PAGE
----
Return to France

After arriving in England, Henry V and his new bride toured the country. However, the king didn’t stay for long. Henry returned to France in June 1421 to once more lead his army. The capture of Meaux in May 1422 would be the king’s last victory. During the summer of 1422, Henry contracted dysentery. The illness proved fatal, and Henry’s health began rapidly deteriorating.

Last Days

In August 1422, Henry V lay dying. Before he had departed England in June 1421, Queen Catherine had conceived a child. Fortunately for the English, Catherine had given birth to a son, Henry, in December 1421. Prince Henry ensured that the line of succession continued. Having made his final preparations, King Henry died on August 31, 1422. He was 34-years-old.

Conclusion

Henry V had risen to become one of England’s most renown kings. During his nine-year reign, Henry had secured his throne, united the English to a national cause, and had dominated the French both militarily and politically. He was on the cusp on conquering France but had died prematurely. Two months after Henry’s death, King Charles VI also died. In his father’s place, the English symbolically crowned the infant Henry VI as the new King of France.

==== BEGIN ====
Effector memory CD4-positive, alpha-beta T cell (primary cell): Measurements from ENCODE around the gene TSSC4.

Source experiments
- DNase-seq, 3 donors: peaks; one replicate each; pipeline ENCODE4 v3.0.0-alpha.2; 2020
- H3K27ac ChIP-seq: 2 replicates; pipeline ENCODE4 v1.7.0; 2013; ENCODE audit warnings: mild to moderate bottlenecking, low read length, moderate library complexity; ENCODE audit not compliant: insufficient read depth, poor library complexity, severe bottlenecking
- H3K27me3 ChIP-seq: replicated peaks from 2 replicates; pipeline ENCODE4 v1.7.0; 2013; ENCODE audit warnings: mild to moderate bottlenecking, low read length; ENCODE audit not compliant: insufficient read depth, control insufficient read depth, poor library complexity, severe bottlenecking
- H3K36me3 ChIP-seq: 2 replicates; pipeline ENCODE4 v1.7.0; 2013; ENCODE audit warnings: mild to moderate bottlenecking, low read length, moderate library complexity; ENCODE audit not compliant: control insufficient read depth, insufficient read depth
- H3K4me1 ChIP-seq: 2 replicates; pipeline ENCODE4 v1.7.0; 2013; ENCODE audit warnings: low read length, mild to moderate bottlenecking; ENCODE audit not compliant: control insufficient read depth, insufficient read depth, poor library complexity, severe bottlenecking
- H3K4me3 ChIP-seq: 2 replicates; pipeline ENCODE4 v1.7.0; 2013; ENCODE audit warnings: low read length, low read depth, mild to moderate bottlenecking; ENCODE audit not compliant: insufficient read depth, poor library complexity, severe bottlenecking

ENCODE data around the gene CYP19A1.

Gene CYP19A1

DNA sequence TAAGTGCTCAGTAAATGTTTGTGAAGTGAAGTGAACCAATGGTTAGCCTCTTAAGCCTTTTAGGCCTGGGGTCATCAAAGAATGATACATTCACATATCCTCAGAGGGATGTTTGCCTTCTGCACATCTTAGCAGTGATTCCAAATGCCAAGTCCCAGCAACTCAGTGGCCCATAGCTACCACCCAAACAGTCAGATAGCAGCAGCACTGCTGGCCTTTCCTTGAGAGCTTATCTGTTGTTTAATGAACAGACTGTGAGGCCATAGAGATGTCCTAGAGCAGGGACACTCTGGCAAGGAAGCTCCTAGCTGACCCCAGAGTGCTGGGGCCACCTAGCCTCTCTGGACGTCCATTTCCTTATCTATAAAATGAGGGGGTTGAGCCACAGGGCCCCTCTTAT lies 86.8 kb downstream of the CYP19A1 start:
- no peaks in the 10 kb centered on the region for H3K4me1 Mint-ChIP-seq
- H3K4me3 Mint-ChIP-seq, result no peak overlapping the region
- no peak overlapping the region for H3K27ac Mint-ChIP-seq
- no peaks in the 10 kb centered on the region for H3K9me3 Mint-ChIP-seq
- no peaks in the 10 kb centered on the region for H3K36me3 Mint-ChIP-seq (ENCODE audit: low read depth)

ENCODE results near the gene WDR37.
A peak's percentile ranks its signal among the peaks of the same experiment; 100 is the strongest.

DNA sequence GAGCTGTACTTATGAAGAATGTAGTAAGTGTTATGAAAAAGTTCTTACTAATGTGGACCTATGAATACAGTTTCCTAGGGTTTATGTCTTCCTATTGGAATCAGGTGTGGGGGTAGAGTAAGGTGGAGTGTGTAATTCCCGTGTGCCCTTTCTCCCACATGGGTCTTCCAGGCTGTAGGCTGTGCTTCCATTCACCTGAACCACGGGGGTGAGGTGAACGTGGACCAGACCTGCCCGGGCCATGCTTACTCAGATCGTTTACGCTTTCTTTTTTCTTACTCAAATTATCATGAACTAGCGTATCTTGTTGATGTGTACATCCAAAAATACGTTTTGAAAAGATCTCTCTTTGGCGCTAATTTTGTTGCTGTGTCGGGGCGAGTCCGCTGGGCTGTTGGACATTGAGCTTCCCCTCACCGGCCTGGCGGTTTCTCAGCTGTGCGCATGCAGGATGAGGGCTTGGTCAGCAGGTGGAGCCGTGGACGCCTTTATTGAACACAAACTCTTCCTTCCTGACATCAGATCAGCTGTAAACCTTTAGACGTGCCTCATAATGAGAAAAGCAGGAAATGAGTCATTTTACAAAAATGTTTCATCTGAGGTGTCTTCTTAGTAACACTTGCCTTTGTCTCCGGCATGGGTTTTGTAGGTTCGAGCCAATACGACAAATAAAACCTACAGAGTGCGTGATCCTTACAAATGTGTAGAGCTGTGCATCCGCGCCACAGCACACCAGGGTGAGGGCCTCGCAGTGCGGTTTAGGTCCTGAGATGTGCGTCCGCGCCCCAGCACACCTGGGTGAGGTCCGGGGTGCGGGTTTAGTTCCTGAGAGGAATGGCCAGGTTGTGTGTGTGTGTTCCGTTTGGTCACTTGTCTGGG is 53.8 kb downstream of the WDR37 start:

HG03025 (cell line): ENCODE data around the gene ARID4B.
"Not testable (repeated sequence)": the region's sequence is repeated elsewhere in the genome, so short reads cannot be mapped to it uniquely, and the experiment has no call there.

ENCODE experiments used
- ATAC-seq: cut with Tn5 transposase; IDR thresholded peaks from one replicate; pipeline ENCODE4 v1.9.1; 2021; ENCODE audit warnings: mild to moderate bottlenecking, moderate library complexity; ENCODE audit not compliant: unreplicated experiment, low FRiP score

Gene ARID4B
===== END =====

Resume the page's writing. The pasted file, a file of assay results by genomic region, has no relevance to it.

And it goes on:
Sources

Cawthorne, N. (2012). Kings & Queens of England: From the Saxon Kings to the House of Windsor. London: Arcturus.

Cheetham, A., & Fraser, A. (2000). The Wars of the Roses. Berkeley, CA: University of California Press.

Ross, C. D. (2019, August 29). Henry V. Retrieved December 6, 2019, from https://www.britannica.com/biography/Henry-V-king-of-England.

ABOUT THE AUTHOR


Andy Tree

I'm a European history enthusiast who seeks to share his passion with others. I hope to inform and inspire readers with my posts!

1 Comments

  1. Good overview, though I’m beginning to wonder if Richard II’s ‘tyranny’ isn’t as much of a Lancastrian fiction as Richard III’s is Tudor fiction…